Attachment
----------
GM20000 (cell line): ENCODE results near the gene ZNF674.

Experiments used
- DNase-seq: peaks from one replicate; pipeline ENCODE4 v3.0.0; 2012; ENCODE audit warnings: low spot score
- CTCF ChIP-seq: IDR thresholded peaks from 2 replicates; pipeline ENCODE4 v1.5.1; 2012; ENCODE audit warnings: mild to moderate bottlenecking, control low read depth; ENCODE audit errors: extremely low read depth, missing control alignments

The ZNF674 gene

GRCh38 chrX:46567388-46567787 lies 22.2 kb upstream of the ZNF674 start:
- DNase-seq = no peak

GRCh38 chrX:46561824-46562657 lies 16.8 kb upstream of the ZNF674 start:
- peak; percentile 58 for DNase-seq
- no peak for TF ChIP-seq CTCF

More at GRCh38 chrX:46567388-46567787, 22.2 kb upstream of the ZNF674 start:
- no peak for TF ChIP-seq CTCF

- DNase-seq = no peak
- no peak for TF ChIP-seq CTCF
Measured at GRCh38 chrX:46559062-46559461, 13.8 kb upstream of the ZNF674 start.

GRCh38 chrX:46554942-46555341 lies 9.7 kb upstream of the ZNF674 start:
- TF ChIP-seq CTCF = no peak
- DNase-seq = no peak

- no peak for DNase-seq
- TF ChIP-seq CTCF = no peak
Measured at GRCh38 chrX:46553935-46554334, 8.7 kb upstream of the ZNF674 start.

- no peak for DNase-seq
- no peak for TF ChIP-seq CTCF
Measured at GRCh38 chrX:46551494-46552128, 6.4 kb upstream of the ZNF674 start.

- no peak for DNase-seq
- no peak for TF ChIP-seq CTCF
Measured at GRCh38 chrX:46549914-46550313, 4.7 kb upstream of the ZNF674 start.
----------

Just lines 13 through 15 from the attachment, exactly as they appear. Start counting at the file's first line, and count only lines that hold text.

- DNase-seq = no peak
- no peak for TF ChIP-seq CTCF
Measured at GRCh38 chrX:46559062-46559461, 13.8 kb upstream of the ZNF674 start.